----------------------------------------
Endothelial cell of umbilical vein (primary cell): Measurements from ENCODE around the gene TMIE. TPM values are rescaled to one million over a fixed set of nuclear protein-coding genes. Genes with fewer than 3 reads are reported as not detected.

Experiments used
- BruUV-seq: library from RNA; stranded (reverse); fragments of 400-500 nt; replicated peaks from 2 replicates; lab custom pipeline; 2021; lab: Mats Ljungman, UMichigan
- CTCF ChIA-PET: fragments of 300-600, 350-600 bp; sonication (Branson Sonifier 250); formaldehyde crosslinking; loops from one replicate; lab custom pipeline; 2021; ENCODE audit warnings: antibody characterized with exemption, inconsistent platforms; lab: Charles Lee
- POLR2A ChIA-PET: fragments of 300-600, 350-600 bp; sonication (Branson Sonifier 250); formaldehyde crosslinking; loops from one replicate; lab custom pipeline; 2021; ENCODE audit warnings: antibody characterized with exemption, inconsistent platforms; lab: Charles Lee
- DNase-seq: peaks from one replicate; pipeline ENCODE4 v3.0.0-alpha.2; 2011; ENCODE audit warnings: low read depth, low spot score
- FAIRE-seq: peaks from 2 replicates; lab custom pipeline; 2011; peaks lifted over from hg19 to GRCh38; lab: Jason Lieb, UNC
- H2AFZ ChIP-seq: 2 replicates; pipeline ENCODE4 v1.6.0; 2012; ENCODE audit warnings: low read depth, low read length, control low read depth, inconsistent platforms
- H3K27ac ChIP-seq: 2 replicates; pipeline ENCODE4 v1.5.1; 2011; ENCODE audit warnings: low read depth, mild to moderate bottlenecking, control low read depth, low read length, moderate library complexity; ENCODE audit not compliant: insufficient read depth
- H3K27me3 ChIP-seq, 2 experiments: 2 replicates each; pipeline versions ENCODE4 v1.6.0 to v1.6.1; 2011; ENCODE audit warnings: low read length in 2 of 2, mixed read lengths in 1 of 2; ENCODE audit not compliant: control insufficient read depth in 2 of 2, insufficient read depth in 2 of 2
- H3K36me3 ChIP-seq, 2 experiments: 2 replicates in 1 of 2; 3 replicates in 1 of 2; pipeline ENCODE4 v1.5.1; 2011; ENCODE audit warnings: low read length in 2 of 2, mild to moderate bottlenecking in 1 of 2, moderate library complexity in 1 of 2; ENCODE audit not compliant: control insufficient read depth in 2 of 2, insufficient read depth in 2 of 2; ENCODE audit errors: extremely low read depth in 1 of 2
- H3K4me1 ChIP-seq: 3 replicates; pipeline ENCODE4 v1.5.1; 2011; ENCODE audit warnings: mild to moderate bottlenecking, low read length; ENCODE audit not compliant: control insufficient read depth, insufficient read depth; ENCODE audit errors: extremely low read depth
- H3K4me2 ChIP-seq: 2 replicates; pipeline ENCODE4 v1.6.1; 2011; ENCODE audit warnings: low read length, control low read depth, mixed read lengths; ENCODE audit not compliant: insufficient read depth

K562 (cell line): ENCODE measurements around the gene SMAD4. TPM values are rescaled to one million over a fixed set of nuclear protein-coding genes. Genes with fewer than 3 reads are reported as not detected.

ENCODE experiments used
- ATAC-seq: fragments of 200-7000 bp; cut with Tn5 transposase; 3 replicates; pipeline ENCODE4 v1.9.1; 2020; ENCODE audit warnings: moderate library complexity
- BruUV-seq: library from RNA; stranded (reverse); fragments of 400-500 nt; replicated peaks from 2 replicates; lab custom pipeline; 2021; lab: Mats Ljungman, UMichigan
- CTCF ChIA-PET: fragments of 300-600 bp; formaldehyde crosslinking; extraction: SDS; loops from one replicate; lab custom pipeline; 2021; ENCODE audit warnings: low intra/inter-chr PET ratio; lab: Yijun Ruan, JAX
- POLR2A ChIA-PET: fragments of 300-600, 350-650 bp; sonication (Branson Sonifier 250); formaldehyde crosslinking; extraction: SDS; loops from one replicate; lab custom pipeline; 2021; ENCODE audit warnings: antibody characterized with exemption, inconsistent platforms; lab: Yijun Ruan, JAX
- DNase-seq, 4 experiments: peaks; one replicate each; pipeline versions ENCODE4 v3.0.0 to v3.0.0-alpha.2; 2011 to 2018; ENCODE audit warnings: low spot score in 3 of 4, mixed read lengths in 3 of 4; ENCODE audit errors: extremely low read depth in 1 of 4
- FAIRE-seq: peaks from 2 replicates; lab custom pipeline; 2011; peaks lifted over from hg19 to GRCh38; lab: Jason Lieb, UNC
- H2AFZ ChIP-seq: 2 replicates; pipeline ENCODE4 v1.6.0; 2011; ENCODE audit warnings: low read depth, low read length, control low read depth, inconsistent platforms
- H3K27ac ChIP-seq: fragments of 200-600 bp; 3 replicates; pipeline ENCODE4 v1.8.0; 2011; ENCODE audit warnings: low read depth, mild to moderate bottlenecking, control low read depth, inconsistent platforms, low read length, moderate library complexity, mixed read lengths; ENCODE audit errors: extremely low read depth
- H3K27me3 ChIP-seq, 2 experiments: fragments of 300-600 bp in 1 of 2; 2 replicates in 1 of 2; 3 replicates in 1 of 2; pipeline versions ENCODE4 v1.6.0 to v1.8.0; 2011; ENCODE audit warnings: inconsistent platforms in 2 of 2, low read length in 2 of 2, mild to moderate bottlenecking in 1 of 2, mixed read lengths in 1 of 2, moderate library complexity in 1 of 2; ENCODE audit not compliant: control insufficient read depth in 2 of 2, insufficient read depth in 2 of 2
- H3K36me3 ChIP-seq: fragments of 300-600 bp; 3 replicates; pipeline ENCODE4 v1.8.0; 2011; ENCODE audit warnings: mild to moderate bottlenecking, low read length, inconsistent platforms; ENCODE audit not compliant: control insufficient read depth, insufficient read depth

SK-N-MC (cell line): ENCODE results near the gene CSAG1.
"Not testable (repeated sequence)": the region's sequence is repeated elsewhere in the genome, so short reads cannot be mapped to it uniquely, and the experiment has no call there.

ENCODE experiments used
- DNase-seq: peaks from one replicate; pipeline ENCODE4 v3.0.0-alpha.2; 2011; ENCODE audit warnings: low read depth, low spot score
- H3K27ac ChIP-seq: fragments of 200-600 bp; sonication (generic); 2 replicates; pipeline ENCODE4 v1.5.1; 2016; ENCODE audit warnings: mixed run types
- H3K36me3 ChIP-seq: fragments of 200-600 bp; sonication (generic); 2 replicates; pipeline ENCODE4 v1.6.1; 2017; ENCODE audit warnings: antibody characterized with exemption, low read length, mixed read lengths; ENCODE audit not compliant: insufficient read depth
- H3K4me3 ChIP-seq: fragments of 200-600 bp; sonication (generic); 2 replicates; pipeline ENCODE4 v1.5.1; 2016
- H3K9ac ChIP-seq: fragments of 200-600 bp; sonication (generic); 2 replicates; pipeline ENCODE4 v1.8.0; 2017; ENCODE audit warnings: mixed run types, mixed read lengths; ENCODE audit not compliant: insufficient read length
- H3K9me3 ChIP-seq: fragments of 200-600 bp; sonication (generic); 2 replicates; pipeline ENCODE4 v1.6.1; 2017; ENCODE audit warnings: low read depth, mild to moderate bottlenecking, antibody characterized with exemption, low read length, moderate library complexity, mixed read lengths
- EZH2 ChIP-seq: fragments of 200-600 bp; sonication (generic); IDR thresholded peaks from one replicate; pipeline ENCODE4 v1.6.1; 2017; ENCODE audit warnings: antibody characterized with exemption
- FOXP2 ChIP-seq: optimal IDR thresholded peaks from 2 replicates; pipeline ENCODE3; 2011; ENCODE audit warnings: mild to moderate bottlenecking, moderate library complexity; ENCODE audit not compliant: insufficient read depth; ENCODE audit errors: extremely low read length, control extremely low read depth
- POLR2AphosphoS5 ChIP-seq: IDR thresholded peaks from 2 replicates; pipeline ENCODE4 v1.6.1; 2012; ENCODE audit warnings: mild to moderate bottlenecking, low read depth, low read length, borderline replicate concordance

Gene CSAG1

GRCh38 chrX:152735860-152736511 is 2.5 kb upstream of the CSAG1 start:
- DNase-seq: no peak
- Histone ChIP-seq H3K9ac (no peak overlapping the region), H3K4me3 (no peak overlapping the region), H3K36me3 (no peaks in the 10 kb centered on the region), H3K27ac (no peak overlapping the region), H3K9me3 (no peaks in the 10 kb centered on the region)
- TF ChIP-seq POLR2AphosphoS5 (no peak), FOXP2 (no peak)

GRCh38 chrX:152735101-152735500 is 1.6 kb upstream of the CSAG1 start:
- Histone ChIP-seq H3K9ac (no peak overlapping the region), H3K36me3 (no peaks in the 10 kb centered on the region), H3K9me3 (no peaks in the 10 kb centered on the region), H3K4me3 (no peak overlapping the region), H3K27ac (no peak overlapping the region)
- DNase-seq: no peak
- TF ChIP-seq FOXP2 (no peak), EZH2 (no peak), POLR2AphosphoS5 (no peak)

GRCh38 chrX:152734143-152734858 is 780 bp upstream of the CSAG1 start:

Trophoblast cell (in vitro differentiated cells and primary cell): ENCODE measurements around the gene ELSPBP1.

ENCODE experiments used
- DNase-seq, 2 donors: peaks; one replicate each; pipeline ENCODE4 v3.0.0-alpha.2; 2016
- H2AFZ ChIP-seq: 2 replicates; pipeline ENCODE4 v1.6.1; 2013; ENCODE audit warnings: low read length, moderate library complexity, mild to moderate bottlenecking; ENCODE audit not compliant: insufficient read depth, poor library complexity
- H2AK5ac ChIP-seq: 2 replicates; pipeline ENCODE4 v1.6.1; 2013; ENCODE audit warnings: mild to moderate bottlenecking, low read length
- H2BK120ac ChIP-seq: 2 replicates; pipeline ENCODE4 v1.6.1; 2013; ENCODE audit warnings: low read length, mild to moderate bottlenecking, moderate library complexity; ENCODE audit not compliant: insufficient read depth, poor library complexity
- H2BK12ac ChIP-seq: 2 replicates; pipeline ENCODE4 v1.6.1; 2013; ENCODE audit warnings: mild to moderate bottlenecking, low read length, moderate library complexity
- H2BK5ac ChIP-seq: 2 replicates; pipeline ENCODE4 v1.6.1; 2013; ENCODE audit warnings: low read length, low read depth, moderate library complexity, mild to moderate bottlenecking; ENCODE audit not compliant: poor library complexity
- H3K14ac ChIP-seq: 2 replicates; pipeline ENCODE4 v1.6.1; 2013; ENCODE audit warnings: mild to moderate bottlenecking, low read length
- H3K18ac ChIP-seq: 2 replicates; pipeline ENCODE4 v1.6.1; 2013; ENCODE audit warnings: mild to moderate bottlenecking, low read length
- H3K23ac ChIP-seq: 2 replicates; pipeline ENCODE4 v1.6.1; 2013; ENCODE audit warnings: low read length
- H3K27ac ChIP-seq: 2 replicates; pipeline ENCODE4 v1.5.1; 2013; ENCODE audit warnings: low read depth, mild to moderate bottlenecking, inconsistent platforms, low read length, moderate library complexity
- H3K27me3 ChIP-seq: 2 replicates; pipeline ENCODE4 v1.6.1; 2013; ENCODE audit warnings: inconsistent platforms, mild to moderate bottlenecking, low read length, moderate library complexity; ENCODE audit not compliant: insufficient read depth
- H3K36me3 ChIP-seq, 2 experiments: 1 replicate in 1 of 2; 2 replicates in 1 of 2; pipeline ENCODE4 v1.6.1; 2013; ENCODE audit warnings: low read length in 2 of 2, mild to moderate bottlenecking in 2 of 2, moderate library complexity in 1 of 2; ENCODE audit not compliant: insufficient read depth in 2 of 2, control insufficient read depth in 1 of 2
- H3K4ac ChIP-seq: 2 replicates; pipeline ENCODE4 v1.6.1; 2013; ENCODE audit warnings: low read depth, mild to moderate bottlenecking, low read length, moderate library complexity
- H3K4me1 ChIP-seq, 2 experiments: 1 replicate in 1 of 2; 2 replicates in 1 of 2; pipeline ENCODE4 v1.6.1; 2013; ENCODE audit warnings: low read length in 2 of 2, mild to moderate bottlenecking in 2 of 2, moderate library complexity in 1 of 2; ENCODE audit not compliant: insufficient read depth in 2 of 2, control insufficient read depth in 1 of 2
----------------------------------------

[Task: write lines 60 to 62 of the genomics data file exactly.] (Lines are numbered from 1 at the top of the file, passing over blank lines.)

- H3K27me3 ChIP-seq: 2 replicates; pipeline ENCODE4 v1.6.1; 2013; ENCODE audit warnings: inconsistent platforms, mild to moderate bottlenecking, low read length, moderate library complexity; ENCODE audit not compliant: insufficient read depth
- H3K36me3 ChIP-seq, 2 experiments: 1 replicate in 1 of 2; 2 replicates in 1 of 2; pipeline ENCODE4 v1.6.1; 2013; ENCODE audit warnings: low read length in 2 of 2, mild to moderate bottlenecking in 2 of 2, moderate library complexity in 1 of 2; ENCODE audit not compliant: insufficient read depth in 2 of 2, control insufficient read depth in 1 of 2
- H3K4ac ChIP-seq: 2 replicates; pipeline ENCODE4 v1.6.1; 2013; ENCODE audit warnings: low read depth, mild to moderate bottlenecking, low read length, moderate library complexity